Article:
She started nursery at Brunswick Talmud Torah

July 28, 26 Tammuz (2003) was the first yahrzeit of Sarah (Steinhauer) Rumack, who in 1941 started the first Beth Hayeled (nursery) at the Brunswick Talmud Torah, a program that grew into Toronto’s first Jewish day school.

“I don’t know of any teacher who didn’t have the highest regard for Sarah — as a teacher, and as a colleague who was always ready to assist in any way, and as a friend,” said Eva Dessen, who was a close friend and colleague of Rumack and once taught at the Associated Hebrew Schools of Toronto, the successor to that first day school.

Dessen, who delivered a eulogy at Rumack’s unveiling, said Rumack started many programs that are still part of the Associated curriculum. “She was so creative and sincere. She wrote books and trained teachers, and her house was always open to teachers who came from Israel and would stay at her home until they could become established.

“Several generations of former students were privileged to receive not only academic excellence but the warmth and affection that became her hallmark.”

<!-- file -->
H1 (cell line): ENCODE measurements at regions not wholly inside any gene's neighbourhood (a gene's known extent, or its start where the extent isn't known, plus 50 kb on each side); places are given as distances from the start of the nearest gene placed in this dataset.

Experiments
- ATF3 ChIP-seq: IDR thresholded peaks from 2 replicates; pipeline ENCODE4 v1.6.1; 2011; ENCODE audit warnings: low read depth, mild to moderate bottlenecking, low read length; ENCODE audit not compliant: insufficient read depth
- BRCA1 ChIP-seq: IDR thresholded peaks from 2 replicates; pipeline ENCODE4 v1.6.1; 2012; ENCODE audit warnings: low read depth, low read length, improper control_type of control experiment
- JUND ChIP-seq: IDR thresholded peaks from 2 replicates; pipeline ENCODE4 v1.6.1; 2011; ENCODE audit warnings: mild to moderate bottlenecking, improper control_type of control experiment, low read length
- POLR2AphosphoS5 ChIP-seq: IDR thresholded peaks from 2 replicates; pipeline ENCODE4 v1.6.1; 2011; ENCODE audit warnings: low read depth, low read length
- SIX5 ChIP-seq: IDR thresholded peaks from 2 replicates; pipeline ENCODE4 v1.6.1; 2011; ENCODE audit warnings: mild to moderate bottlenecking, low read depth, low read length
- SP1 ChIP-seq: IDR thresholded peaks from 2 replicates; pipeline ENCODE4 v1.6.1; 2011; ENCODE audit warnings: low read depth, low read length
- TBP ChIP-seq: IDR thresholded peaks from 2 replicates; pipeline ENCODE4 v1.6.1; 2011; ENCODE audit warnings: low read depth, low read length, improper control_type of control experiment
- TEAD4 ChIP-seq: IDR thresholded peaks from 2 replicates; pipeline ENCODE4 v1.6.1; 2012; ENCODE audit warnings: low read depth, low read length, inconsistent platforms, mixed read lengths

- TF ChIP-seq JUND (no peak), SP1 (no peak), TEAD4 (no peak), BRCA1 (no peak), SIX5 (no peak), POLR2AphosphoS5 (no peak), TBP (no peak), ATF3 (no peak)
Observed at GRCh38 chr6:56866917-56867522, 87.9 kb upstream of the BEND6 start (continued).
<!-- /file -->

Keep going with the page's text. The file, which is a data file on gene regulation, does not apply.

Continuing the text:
Rumack was a student at the Brunswick Talmud Torah during World War II, when the supply of teachers from Europe was cut off, creating a shortage of teachers.

When she was 15, she and several other top students were selected to teach. She went to New York to take a Hebrew teachers’ course at the Jewish Theological Seminary, since there was nothing similar in Canada.

Soon after graduation, she was asked by Levi Jacober, principal of the Brunswick Talmud Torah, to set up a day nursery program.

In an interview with The CJN in 1987, the year she retired, Rumack said she personally went calling on people who had young children to ask them to enrol the youngsters in the nursery program. She donated most of the materials for the first class and got her husband Oscar and friends to help with the work. She received $8 a week for teaching and training teachers.

Each year, an additional grade was added to the new day school. Rumack taught Grade 1 until her retirement from Associated more than four decades later.

In her own words, she summed up her philosophy of teaching. “The characteristics that make a good teacher are, someone who really cares – because a child senses it and responds – and you need a sense of humour, patience, an optimistic outlook and a good imagination.”

The Rumacks had two children, Michael, a chazzan and bar/bat mitzvah teacher and Gail, an English teacher in Israel who has published a number of books on teaching. The teaching tradition has also carried on to another generation. Michael’s daughter, Ruth, runs a tutoring service in Toronto. ♦

© 2003 by Cynthia Gasner. Originally appeared in Canadian Jewish News. 

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